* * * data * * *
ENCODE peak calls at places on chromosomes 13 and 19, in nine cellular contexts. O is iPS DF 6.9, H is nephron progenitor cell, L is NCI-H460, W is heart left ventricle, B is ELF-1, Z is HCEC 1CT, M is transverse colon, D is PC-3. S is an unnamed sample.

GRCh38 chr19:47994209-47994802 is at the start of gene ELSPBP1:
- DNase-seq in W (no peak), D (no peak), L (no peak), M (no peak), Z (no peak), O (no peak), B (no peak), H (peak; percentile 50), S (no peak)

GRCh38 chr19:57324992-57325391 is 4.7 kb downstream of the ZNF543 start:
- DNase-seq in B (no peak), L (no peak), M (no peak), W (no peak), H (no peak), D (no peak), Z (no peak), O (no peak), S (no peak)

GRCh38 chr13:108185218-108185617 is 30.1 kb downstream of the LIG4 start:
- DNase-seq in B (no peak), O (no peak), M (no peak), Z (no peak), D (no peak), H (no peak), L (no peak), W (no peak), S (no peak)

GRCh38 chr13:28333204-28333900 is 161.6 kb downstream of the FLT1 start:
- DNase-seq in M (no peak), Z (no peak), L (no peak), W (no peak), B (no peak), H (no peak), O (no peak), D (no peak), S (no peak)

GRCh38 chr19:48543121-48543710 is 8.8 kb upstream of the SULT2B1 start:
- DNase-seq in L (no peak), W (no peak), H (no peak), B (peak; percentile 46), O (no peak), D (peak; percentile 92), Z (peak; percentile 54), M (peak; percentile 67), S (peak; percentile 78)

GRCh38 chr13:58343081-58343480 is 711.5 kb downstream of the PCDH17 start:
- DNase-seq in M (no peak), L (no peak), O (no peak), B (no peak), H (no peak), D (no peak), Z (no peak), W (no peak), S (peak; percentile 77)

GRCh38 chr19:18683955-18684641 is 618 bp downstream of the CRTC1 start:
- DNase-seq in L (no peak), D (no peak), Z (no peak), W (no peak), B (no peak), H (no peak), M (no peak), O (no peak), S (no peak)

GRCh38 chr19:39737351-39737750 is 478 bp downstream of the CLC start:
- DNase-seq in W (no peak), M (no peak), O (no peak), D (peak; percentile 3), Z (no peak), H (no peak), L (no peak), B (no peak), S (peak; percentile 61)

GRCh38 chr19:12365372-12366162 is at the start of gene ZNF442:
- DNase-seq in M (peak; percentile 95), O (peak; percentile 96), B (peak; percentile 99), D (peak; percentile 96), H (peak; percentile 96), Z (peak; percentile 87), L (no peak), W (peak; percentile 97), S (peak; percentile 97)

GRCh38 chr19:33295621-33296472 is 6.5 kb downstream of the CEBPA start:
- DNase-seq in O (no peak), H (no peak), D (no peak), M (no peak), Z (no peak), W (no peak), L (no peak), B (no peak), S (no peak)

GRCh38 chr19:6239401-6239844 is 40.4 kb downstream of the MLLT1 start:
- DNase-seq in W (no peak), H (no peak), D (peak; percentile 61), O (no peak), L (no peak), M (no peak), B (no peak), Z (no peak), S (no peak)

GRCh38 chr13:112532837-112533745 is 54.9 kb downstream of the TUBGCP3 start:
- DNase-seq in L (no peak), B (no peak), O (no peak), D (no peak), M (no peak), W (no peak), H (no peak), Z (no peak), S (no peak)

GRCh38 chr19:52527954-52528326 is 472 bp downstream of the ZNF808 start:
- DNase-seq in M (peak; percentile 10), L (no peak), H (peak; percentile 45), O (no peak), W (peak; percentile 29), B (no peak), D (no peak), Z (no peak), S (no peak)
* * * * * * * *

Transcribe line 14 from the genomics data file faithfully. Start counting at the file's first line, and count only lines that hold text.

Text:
GRCh38 chr19:18683955-18684641 is 618 bp downstream of the CRTC1 start: